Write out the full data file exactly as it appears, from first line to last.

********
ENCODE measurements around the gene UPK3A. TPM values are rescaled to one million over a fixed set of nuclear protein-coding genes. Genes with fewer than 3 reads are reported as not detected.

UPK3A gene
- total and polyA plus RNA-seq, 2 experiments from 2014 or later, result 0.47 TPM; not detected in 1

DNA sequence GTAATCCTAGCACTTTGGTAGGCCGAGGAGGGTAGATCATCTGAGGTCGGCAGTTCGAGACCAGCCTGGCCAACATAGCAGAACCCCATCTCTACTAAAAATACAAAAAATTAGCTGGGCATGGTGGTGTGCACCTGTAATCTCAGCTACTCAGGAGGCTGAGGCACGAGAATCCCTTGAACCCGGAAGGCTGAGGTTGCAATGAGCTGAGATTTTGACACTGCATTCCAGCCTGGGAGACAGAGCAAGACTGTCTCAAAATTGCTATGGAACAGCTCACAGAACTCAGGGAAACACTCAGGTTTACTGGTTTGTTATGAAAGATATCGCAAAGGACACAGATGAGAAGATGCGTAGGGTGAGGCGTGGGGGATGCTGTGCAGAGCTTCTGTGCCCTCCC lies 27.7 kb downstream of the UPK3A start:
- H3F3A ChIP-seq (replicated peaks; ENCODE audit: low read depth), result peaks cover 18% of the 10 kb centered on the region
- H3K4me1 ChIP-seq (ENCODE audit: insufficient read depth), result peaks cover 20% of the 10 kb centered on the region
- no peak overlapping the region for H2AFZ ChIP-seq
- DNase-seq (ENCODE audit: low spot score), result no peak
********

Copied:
ENCODE measurements around the gene UPK3A. TPM values are rescaled to one million over a fixed set of nuclear protein-coding genes. Genes with fewer than 3 reads are reported as not detected.

UPK3A gene
- total and polyA plus RNA-seq, 2 experiments from 2014 or later, result 0.47 TPM; not detected in 1

DNA sequence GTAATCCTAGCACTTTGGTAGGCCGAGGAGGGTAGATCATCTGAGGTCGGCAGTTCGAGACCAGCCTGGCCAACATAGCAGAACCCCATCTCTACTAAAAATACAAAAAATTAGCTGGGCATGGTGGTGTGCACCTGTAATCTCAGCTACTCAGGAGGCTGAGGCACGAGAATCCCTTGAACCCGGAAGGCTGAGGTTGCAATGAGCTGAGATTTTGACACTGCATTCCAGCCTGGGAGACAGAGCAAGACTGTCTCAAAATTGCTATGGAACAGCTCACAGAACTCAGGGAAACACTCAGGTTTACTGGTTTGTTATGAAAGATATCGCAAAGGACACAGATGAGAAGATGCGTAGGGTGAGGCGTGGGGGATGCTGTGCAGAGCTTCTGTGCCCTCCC lies 27.7 kb downstream of the UPK3A start:
- H3F3A ChIP-seq (replicated peaks; ENCODE audit: low read depth), result peaks cover 18% of the 10 kb centered on the region
- H3K4me1 ChIP-seq (ENCODE audit: insufficient read depth), result peaks cover 20% of the 10 kb centered on the region
- no peak overlapping the region for H2AFZ ChIP-seq
- DNase-seq (ENCODE audit: low spot score), result no peak